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Screen » Film


Colossal is the Citizen Kane of Monster Movies


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Don't read this review. Sorry, I don't mean to tell you what to do, but one of the true joys of cinema I have had this year was watching "Colossal" without knowing anything about it. As the plot continued to escalate and become darker and entirely unpredictable, I realized I was watching one of the best movies of the year. So put down the newspaper and go see this movie right now, without knowing anything specific. This is your last chance.

"Colossal" tells the story of Gloria (a perfect Anne Hathaway), an alcoholic failed writer living in New York with her frustrated boyfriend Tim (Dan Stevens). After Tim has finally had enough of her drunken shenanigans, he kicks her out of their apartment, forcing her to move back to her hometown somewhere in Middle America.

Depressed and lonely, Gloria runs into her childhood friend Oscar (a very good Jason Sudeikis), who is warm and kind to her, even offering her a job at the bar he owns. Every night after the bar closes, Oscar and Gloria and Oscar's friends drink until the sun comes up. She then usually sleeps it off on a bench in a playground near her house.

Meanwhile, a massive reptilian monster (or kaiju in the proper parlance) appears in Seoul, South Korea, and destroys part of the city, killing many people. After several drunken nights and some deductive reasoning, Gloria figures out that if she steps into the park at 8:05a.m., then she controls the kaiju's movements and is responsible for all that death and destruction.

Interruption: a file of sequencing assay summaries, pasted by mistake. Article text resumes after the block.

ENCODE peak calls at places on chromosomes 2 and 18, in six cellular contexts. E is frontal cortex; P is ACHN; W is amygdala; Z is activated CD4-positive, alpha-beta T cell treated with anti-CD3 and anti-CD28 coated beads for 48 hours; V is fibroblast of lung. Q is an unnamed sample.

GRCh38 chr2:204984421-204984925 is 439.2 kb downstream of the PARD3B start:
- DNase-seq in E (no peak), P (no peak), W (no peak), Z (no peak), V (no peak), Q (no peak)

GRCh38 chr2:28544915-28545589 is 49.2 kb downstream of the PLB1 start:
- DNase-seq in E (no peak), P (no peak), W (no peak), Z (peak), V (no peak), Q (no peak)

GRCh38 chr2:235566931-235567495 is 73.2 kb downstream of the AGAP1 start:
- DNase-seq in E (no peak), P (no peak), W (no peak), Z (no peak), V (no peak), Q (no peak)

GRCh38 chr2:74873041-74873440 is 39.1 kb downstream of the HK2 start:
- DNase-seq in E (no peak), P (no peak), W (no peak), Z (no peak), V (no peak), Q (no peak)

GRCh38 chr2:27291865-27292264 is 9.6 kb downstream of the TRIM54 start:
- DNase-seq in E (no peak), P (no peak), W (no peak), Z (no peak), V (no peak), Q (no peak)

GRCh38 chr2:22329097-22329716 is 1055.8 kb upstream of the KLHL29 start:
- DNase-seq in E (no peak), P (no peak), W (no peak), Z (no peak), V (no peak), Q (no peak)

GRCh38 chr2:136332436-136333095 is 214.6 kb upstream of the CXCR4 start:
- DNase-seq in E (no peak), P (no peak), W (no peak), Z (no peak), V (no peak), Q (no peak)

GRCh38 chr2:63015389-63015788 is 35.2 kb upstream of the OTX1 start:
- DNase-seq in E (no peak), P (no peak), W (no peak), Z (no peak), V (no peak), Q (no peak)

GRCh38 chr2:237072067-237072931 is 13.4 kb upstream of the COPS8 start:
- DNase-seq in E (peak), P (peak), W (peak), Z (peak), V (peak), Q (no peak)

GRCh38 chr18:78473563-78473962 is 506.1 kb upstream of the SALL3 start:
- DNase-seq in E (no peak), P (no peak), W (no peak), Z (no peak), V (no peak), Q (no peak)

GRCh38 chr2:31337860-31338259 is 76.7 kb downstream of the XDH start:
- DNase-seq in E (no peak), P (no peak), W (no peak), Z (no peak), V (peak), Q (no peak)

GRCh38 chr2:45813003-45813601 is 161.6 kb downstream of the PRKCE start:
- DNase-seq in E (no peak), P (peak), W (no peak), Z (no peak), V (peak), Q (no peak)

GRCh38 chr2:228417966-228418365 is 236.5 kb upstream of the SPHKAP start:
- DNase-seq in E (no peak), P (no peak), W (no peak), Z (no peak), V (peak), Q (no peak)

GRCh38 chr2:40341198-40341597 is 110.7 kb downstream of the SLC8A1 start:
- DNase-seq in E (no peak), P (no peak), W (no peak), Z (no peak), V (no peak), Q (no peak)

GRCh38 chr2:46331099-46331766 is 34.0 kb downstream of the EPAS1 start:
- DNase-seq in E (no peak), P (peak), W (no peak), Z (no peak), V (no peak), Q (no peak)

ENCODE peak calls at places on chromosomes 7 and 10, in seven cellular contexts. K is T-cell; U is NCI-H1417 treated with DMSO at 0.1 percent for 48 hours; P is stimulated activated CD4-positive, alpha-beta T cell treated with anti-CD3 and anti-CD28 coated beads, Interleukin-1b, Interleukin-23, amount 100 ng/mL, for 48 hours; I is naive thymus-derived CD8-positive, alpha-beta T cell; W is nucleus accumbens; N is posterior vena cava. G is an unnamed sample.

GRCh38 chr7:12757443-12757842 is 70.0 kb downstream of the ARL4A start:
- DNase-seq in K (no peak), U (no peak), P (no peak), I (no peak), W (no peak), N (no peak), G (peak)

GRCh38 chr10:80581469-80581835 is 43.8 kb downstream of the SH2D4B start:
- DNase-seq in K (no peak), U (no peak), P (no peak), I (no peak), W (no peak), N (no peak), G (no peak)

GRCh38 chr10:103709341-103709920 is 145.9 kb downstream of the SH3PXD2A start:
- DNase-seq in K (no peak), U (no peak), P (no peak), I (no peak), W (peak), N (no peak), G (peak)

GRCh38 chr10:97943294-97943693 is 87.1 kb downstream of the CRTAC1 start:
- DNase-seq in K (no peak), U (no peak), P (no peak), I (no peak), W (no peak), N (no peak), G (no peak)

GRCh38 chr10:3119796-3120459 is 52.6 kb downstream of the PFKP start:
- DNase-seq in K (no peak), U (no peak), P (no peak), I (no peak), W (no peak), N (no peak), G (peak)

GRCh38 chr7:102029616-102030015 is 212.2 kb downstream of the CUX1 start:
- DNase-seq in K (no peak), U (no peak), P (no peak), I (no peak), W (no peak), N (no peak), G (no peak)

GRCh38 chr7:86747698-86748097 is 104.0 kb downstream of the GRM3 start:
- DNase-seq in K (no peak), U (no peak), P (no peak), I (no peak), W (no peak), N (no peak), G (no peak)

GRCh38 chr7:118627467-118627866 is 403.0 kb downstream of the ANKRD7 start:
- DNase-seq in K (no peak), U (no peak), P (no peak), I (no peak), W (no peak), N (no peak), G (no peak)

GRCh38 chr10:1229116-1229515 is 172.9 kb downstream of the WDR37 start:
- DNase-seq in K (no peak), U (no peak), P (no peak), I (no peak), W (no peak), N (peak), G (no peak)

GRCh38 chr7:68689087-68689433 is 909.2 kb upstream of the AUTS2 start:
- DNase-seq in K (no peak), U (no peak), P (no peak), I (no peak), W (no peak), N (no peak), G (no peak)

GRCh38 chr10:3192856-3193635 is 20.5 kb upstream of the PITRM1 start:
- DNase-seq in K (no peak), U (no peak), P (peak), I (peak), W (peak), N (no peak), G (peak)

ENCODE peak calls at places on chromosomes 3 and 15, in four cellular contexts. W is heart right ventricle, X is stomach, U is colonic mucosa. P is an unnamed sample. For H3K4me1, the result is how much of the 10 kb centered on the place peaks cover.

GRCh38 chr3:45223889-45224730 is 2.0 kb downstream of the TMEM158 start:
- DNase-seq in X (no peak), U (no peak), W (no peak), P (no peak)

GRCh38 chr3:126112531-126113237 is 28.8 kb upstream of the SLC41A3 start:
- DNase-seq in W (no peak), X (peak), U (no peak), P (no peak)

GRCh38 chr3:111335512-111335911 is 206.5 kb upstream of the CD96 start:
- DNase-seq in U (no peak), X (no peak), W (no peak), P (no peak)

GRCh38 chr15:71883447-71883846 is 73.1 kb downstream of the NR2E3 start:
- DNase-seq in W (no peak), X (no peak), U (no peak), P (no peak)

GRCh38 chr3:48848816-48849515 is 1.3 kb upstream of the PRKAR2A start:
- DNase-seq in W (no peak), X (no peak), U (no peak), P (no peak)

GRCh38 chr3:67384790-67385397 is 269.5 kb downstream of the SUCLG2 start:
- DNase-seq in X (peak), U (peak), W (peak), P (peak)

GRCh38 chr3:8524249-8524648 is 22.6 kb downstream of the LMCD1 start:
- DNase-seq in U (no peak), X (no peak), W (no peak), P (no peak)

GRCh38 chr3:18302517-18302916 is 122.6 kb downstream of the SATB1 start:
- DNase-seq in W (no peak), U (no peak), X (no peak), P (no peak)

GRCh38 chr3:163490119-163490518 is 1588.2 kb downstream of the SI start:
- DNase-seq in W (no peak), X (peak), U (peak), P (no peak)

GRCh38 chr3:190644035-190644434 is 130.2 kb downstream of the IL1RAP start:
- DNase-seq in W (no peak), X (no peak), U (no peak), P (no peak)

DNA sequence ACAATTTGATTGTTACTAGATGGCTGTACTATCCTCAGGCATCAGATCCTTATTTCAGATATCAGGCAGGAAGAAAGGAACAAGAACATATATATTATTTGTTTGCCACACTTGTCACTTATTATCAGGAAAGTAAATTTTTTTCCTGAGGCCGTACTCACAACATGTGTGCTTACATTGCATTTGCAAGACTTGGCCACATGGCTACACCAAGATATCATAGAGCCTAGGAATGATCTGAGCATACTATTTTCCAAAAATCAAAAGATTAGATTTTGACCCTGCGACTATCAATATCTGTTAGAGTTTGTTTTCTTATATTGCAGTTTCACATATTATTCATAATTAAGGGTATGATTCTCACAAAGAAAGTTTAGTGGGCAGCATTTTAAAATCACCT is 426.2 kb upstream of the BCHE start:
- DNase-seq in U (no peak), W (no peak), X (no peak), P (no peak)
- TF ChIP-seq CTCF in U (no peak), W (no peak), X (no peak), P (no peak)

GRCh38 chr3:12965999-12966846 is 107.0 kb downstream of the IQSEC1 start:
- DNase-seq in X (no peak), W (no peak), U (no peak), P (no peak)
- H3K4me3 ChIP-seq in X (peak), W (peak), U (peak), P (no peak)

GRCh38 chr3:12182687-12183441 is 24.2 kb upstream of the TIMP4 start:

That's only the first 10-15 minutes of the movie, and it doesn't remotely go where you think it will, based on that description. "Colossal" isn't just a giant monster movie and shouldn't be classified as one. Instead, it's something much more serious and, dare I say, profound. Thematically, everything related to the giant monster is a metaphor but writer/director Nacho Vigalando (the filmmaker behind the also quite brilliant "Timecrimes") never smashes the audience over the head with them.

The ideas Vigalando wants to explore are so densely packed into the film that it will take multiple viewings to even catch all of them, like hard-to-find-Pokemon. Gloria's alcoholism caused her to drunkenly stumble through the playground without thought, causing all of the destruction halfway across the world. The script and direction allows us to decide whether we should interpret that as American imperialism raining destruction down on a country most will never see, or if the mayhem happening is symbolic of Gloria's alcoholism affecting complete strangers.

Gloria is also controlled by the men in her life, constantly trying to "help" her or shape how she lives. The modern woman fighting for control of her own agency is a thematic concern threaded throughout the entire film — quite heady for a giant monster movie.

I'm sorry you read all this. You shouldn't have. Now you know too much. Even if you think sci-fi or monster movies are stupid, this is unlike any film that has ever been made before. In history. How often does that happen? This is the "Citizen Kane" of giant monster movies. What a time to be alive.


Dir. Nacho Vigalando

Grade: A

Old Mill Stadium 16 & IMAX, Tin Pan Theater, Sisters Movie House

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